Blog based on research conducted with women academics in Greece

04/03/2016  -  3.01

Dr Maria Tsouroufli, Reader in Education

‘Playing it right? Gendered Inclusion and women’s embodied performances of gender, respectability and legitimacy in Greek higher education’‌

Feminist scholarship has exposed how men use respectability to ‘other’ women and exclude them from the public realm (Skeggs, 1997; Haram, 2004).  There is however, limited literature on the respectability and inclusion projects of academic women, particularly in non-British contexts.

Here, I examine the discourses and embodied practices associated with gendered respectability in Greek medical schools and I argue that Greek academic women’s efforts to generate respectable professional femininities is a strategy to assert their legitimate belonging in a high masculinised profession-academic medicine (Tsouroufli, 2012; Tsouroufli at al. 2011).

I conducted 15 semi-structured interviews to explore the gendered positioning of Greek academic women that relate to the contingencies of participation and recognition in specific domains and settings (Noble, 2009). 

Greek women’s accounts oscillated from constructions of academic medicine as a de-gendered profession to compelling notions of lack of entitlement of their participation and advancement in it.

To resist exclusion in academic medicine, women employed a number of embodied strategies, such as managing the aesthetics of dress in line with the gendered culture of different clinical specialities; desexualised demeanour; ‘acceptable’ ways of speaking in meetings; avoiding conflict particularly with male colleagues; working harder than men; and performing emotional work with medical students.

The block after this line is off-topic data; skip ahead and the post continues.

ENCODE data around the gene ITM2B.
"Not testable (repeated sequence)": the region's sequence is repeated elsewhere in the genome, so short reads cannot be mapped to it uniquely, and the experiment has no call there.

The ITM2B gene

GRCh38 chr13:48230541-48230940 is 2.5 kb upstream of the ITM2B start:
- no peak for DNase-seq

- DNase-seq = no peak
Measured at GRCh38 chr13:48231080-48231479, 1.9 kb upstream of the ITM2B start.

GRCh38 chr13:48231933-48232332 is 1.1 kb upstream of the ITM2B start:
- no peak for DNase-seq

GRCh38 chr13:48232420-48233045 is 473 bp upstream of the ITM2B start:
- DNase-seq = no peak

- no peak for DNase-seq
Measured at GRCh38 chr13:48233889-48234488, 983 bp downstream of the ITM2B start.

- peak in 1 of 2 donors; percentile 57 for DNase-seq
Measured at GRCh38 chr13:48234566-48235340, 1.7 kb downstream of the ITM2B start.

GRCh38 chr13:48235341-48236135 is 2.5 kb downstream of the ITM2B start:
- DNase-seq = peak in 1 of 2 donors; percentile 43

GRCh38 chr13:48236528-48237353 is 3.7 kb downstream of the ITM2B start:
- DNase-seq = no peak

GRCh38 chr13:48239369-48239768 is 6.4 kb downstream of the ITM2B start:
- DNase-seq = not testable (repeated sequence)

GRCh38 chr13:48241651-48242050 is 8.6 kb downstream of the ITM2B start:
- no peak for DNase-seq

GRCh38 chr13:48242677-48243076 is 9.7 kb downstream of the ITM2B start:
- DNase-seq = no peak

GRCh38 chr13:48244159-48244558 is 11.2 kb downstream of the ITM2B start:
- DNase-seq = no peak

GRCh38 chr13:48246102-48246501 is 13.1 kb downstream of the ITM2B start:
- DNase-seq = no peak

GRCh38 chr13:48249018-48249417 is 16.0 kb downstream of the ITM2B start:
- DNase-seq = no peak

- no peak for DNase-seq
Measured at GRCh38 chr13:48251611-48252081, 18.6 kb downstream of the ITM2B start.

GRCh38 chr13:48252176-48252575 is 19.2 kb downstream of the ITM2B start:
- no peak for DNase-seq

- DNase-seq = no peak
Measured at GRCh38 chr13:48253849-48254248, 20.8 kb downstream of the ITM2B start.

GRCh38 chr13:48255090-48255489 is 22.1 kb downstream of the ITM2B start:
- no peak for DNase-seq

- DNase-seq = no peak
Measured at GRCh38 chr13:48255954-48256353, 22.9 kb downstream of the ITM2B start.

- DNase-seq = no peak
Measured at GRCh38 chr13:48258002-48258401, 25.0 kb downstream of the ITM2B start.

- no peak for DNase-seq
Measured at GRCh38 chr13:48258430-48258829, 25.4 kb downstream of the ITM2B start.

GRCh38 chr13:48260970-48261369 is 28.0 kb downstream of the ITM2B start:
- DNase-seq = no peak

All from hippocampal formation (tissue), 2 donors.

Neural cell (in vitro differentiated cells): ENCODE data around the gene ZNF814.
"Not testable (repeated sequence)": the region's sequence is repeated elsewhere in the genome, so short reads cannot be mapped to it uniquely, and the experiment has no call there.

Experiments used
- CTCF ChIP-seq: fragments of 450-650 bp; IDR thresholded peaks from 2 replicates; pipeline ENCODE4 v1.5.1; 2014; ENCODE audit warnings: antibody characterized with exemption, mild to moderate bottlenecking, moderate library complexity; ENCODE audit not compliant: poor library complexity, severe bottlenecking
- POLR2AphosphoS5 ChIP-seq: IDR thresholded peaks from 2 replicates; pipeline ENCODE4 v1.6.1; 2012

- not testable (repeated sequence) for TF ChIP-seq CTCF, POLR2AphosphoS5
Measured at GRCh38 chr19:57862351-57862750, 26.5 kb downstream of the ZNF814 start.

Although these highly gendered performative acts were scripted along the lines of heteronormative and patriarchal (Bulter, 1990; Guano, 2007) norms, and the class capital of academic women, they did after all enable them to resist their marginalised position. I argue that ‘playing it right’ in gendered academic contexts is a complex and sophisticated process for Greek women that requires both resistance and consent. This research contributes to knowledge about the performative politics of gender, competency, and legitimacy in academic spaces. 

Biographical note

Dr Maria Tsouroufli is a Reader at the Faculty of Education, Health and Wellbeing. Previously she held positions at Norwich Medical School, Dundee Medical School, the University of York, Cardiff, Warwick and London Metropolitan University. Dr Tsouroufli holds a PhD in Gender and Education from the University of Southampton. Her research interests are diverse, cross-disciplinary and include gender and intersecting inequalities in higher and professional education; gender, citizenship and citizenship education; information-giving in clinical consultations; and midlife women’s health. Dr Tsouroufli has published on gendered notions of academic and medical professionalism; medical educational policy; feminist identities in the neo-liberal university; exclusion and ‘othering’ of international students. Her current work is concerned with the leadership identities of migrant academics; Greek academic women performances of motherhood; and gender, embodiment and physical exercise.